Japan’s Health, Labor and Welfare Ministry intends to subsidize part of the costs that restaurants, cafes and other eating establishments incur to set up rooms or spaces exclusively for smoking, starting next fiscal year.
The plan aims to encourage business operators who are hesitant to establish separate rooms or spaces due to costs, thus strengthening measures to prevent passive smoking, or nonsmokers inhaling tobacco smoke.
The ministry will appropriate about $50.1 million in its initial budget request for next fiscal year for measures to prevent passive smoking, including subsidies and enlightenment activities. The amount will be about five times larger than in the previous fiscal year.
The planned subsidies will be provided if operators of eating establishments set up rooms with ventilators exclusively for smoking, or modify interiors for the purpose.
The maximum individual subsidy will be about 2 million yen. The government will shoulder half of the costs for construction and other expenses falling within this range.
In addition to eating establishments, the ministry plans to allow retail stores, accommodation facilities and others to apply for the subsidies. The ministry expects to spend about 3 billion yen from its budget for the subsidy scheme.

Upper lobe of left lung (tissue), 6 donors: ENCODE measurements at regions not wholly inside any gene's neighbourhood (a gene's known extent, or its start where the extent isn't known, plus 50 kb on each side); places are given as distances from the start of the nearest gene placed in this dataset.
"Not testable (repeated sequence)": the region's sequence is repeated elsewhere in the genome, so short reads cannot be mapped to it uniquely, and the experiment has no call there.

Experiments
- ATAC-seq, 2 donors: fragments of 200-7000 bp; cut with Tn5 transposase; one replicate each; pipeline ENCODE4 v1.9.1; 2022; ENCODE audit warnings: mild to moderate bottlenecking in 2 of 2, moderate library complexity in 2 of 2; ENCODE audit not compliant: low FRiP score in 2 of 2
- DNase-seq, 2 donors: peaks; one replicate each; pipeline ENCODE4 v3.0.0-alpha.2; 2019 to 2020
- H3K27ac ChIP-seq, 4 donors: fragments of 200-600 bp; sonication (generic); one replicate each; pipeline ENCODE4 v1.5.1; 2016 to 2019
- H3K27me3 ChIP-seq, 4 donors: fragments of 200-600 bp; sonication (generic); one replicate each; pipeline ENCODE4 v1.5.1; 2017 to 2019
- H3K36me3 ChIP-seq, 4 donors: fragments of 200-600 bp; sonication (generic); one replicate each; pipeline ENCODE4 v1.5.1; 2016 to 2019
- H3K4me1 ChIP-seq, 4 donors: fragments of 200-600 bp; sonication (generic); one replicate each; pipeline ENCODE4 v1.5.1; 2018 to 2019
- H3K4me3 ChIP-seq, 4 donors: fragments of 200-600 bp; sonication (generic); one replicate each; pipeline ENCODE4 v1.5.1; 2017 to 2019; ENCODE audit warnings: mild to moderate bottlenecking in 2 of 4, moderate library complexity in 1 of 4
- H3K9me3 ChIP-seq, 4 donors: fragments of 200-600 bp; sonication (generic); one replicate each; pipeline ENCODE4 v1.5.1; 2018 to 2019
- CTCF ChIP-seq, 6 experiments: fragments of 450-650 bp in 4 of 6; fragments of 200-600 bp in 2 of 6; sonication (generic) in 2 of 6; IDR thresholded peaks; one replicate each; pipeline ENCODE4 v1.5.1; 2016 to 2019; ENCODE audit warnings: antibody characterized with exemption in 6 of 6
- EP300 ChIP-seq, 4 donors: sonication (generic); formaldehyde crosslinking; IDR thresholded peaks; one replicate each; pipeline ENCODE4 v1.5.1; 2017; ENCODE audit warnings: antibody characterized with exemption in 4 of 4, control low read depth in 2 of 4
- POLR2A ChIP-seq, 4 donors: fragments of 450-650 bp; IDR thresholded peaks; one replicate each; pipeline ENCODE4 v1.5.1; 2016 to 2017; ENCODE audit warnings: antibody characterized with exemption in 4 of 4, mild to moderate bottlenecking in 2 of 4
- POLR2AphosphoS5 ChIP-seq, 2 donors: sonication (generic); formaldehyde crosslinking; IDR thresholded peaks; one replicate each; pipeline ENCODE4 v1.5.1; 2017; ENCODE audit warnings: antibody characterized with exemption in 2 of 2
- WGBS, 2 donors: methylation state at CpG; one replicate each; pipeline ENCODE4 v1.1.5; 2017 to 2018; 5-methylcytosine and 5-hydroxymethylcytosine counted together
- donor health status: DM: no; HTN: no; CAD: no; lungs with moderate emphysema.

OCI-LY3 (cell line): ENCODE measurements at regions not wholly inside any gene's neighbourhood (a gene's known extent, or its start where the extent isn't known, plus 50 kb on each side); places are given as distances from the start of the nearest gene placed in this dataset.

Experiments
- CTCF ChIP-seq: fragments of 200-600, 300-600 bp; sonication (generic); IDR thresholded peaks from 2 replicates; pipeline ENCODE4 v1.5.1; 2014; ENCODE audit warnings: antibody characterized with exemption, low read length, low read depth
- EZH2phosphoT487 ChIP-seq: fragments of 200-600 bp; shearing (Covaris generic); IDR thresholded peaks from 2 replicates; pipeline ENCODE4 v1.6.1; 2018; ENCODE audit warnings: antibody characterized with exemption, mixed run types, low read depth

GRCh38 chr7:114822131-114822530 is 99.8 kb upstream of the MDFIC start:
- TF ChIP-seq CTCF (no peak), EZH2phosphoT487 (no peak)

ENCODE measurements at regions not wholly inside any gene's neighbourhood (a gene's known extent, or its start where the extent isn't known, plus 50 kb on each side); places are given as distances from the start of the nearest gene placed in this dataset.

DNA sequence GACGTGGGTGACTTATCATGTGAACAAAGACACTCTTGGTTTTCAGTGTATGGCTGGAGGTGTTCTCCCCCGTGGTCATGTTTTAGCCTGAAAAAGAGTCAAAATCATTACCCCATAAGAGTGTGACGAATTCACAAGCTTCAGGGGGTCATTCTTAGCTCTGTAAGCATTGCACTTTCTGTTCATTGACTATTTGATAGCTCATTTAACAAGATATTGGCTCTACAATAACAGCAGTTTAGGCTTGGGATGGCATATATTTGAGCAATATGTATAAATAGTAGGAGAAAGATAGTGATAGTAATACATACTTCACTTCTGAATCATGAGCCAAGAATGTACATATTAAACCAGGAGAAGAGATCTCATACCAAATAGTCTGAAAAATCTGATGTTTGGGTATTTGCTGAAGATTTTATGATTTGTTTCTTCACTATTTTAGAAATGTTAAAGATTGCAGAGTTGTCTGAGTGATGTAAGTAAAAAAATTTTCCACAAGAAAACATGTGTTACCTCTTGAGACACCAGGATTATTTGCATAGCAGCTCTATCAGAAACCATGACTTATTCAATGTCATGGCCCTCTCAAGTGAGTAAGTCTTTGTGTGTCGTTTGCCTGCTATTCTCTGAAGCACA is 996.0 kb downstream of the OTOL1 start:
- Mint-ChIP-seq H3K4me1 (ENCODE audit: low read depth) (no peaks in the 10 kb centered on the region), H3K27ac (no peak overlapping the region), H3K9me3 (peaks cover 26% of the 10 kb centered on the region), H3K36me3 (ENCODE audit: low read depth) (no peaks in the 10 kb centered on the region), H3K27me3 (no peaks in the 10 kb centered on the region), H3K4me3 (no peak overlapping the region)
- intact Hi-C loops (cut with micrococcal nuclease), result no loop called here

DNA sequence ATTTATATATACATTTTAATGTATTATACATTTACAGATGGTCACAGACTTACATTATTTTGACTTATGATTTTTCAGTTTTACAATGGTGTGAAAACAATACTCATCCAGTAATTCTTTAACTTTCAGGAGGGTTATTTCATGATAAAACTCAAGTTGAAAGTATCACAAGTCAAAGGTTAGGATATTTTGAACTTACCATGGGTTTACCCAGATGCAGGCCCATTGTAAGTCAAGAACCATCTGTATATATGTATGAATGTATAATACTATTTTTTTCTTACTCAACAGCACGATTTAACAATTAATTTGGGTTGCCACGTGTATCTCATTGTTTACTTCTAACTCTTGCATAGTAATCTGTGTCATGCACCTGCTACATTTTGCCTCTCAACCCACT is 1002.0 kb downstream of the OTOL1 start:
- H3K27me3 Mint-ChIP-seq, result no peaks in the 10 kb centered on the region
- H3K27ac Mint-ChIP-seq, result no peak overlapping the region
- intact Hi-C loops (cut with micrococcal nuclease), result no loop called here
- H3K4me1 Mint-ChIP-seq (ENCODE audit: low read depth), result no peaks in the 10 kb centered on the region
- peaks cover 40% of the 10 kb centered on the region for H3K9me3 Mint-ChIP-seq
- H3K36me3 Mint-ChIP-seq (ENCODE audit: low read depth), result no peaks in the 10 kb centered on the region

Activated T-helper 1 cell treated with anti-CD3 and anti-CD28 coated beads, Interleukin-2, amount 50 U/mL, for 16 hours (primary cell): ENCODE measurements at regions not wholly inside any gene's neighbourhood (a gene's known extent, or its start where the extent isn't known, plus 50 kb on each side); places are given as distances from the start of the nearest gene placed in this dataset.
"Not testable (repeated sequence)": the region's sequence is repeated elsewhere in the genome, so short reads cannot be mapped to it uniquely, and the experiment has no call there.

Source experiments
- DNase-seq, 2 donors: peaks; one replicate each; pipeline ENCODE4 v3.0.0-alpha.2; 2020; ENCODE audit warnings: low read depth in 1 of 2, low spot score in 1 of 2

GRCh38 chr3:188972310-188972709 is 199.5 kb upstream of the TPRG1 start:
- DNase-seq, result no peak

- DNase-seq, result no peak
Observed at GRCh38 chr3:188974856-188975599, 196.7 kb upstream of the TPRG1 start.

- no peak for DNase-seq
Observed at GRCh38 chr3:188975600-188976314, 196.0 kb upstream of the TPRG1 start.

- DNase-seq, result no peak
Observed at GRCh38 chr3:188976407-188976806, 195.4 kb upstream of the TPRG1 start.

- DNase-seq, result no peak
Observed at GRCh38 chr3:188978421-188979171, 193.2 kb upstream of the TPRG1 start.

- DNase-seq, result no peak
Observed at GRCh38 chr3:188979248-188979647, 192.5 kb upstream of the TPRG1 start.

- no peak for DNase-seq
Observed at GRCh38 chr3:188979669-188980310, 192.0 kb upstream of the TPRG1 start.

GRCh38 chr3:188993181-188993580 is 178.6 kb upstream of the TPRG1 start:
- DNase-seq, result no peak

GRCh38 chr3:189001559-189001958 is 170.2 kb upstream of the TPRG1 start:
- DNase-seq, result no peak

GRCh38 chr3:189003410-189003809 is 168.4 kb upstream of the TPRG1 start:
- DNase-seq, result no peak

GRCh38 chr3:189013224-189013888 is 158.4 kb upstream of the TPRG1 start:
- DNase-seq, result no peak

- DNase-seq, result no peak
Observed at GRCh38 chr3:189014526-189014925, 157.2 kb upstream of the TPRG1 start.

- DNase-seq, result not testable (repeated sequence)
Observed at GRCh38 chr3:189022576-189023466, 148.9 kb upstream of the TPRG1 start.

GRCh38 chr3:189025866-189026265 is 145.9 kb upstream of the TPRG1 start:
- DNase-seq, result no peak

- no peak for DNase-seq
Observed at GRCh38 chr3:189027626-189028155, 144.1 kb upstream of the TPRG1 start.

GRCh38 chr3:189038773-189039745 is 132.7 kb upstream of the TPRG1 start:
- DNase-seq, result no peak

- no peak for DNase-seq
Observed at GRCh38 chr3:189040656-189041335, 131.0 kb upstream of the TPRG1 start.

A scheme to subsidize the installation of rooms or spaces exclusively for smoking in small and midsize companies was introduced in fiscal 2011, as part of measures to prevent passive smoking in workplaces. The ministry plans to expand those qualified to receive subsidies to include operators of eating establishments, allowing them to use the scheme when they set up smoking rooms or spaces for their customers.
The ministry aims to pass a bill to revise the Health Promotion Law, which will include measures to prevent passive smoking, in an extraordinary Diet session to be convened in autumn.
In March this year, the ministry announced a draft plan that aimed to ban in principle smoking in restaurants and other eating establishments, except for inside rooms or in spaces exclusively for smoking.
However, operators of eating establishments voiced opposition, citing fears that the prohibition could drive away customers.
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